Mads Mikkelsen

Man in red parka enters an area of disturbed snow on a mountain top, gets to work clearing snow from the black rocky terrain using a metal pole and scraper, takes a deep sigh then walks toward a small orange-and-white plane. Camera pans up to reveal “SOS” marked out in giant letters, with said man a tiny speck on the landscape. Thus goes the trailer for “Arctic,” the debut feature film of Los Angeles-based Brazilian filmmaker and YouTube sensation Joe Penna.

A raw tale of survival, the film, which made the Official Selection of the Cannes Film Festival, in the Midnight Screenings section, stars Mads Mikkelsen and was shot in 19 days in Iceland. The Danish actor plays a researcher-explorer who becomes stranded in the icy wilderness after a plane crash, and who after a failed rescue mission is forced to decide whether to stay put or attempt to make his way out of the situation on foot. Newcomer Maria Thelma Smáradóttir is the only other human in the movie.

“The landscape is the main character of the film,” said Mikkelsen fresh from slipping into his bespoke Brioni suit at the Martinez hotel in the countdown to the film’s premiere on Thursday night. The actor took a quick cigarette break with WWD to talk about the experience of making “Arctic.”

WWD: What drew you to this project. Had you met Joe Penna before?
Mads Mikkelsen: No. When I work, I don’t have any time to read anything, I just absorb myself in things and then when I’m done, I start reading stuff. Actually it was low down in the pile for some reason, but I picked it up and I started reading it and I really, really liked it. There are quite a few stranded-man films, some are good and some are not so good, but there are certain traps when you do that. And every time I turned the page I was afraid; let him please not do this — and he didn’t, he was very radical.…There was a very honest feel to the script. So I Skyped [Penna] and I really liked him. For me, the film was about the enormous difference between surviving and being alive. They are two different things. After an hour of talking I said, “Let’s do it.” We started shooting a month and a half later.

WWD: Is there much dialogue in the film?

M.M.: It’s one of these films where you have a non-descript person, you have no idea what his past is, you don’t know anything about his family — if he has one or not. You just meet him after he’s been alone for nine months, and that’s where it takes off. Which is also one of the things I like about it, you don’t have to go down memory lane; we don’t have to have an aunt or a sister on the phone. It was just, this is a person — could be you, could be me — this is the situation.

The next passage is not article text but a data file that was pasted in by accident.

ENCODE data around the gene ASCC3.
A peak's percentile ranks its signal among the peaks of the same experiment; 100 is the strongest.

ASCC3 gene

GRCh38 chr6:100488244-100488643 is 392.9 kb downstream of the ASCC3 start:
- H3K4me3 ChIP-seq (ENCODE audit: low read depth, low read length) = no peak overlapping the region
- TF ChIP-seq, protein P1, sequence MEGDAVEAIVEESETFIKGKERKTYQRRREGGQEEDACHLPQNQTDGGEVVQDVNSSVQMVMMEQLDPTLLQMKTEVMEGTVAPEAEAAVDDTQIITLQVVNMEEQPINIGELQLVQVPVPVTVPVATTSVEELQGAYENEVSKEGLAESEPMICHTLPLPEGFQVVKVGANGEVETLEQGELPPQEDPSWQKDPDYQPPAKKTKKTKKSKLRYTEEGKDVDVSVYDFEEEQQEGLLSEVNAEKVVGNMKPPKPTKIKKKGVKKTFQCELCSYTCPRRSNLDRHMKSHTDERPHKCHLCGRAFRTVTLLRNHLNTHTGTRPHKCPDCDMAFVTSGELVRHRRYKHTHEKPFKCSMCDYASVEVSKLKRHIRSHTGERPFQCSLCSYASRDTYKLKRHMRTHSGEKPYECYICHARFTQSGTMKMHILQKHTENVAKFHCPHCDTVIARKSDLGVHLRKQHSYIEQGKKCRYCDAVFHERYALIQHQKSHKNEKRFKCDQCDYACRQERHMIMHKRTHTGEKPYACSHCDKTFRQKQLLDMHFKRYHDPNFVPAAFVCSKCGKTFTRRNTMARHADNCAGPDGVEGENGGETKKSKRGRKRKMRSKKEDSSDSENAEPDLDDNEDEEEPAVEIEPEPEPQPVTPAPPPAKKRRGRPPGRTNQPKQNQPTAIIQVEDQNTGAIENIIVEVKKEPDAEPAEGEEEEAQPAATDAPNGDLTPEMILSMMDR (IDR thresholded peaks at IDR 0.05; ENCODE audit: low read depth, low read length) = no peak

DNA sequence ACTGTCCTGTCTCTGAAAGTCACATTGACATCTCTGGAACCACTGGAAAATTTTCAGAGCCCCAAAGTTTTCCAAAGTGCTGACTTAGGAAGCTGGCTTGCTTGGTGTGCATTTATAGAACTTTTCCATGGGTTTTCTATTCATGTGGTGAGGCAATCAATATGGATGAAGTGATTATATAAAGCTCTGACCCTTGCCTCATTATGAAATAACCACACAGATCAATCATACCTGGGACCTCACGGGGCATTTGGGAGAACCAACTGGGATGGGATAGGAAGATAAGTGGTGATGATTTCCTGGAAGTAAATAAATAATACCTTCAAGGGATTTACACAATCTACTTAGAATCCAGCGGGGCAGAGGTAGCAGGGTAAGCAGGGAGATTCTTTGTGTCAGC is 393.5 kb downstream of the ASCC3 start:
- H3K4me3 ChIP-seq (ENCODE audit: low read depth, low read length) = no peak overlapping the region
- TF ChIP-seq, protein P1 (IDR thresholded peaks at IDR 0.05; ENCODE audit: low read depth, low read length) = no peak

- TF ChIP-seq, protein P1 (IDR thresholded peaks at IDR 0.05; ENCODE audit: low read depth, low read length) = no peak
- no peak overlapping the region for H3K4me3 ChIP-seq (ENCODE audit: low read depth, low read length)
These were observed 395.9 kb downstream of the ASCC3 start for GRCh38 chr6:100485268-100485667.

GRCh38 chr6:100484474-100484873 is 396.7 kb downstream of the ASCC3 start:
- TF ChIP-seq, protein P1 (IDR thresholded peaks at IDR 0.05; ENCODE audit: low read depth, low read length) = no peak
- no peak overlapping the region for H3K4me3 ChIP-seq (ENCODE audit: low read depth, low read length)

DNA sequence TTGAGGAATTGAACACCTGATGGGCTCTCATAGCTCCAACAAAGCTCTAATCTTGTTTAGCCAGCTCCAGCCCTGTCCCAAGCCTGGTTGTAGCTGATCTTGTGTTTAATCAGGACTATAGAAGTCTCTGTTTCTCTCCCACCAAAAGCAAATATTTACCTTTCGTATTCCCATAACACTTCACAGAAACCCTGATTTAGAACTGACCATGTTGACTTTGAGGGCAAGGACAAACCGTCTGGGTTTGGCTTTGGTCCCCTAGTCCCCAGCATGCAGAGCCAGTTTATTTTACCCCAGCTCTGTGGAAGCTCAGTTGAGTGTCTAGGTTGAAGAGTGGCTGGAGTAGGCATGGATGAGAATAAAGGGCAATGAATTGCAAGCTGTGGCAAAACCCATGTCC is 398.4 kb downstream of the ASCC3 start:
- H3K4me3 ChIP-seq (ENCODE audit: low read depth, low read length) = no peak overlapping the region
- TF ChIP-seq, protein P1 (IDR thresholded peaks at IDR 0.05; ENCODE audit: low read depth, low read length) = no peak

WWD: Does the film require patience from the viewer?

M.M.: To a degree, but actually, I think it will draw you in. In my case, when I watch films like that I get more curious, I wonder who he is.

WWD: Were you familiar with Iceland already?

M.M.: Yes, it’s my favorite country in the world, not only for the landscape but also for the people. They’re out of this world, there’s nobody like them.

WWD: They don’t care about celebrities.

M.M.: They don’t give a s–t. And the crew, and their energy, they just lift a film like this. A film like this, you need people to believe in it, and they all just went for it.

WWD: I heard you had to stop filming for four days due to the weather conditions.

M.M.: They have a saying in Iceland: “If you don’t like the weather, just wait five minutes.” It’s so radical. In the beginning, we were chasing it because we needed a blizzard here, some sun there, and it was always changing. In the end I said, “Guys, let’s just shoot it as it is, whatever we get, that’s what we do.” There was a day when we opened the car door on the mountain and the door flew off, it just broke off and flew away. Obviously, we couldn’t shoot on that day.

WWD: Were there days when you just couldn’t take it anymore?

M.M.: Yes, every day. Physically, it was by far the most challenging film I’ve done. I couldn’t prepare for it, I didn’t know what I was up against.

WWD: Did you train for it?

M.M.: No. And there wouldn’t be a reason to train for it anyway as this is a man who didn’t train for it. He thought, “Set the pace” because if you go too fast and you only eat a fish once in a while, a raw fish at that, you will not have the strength. It was super tough, a super hard film. It was also surprising how hard it was walking around in snow this deep.

WWD: You’ve done “Star Wars,” you’ve done Marvel Comics, are you more comfortable with smaller projects like this?

M.M.: I’m super comfortable with everything. If I did this kind of film again and again, there would be a certain sense of repetition for me. And likewise if I did a Marvel film over and over. The fact that I can go back-and-forth is what everybody wants to do, and I’m lucky enough to do it.


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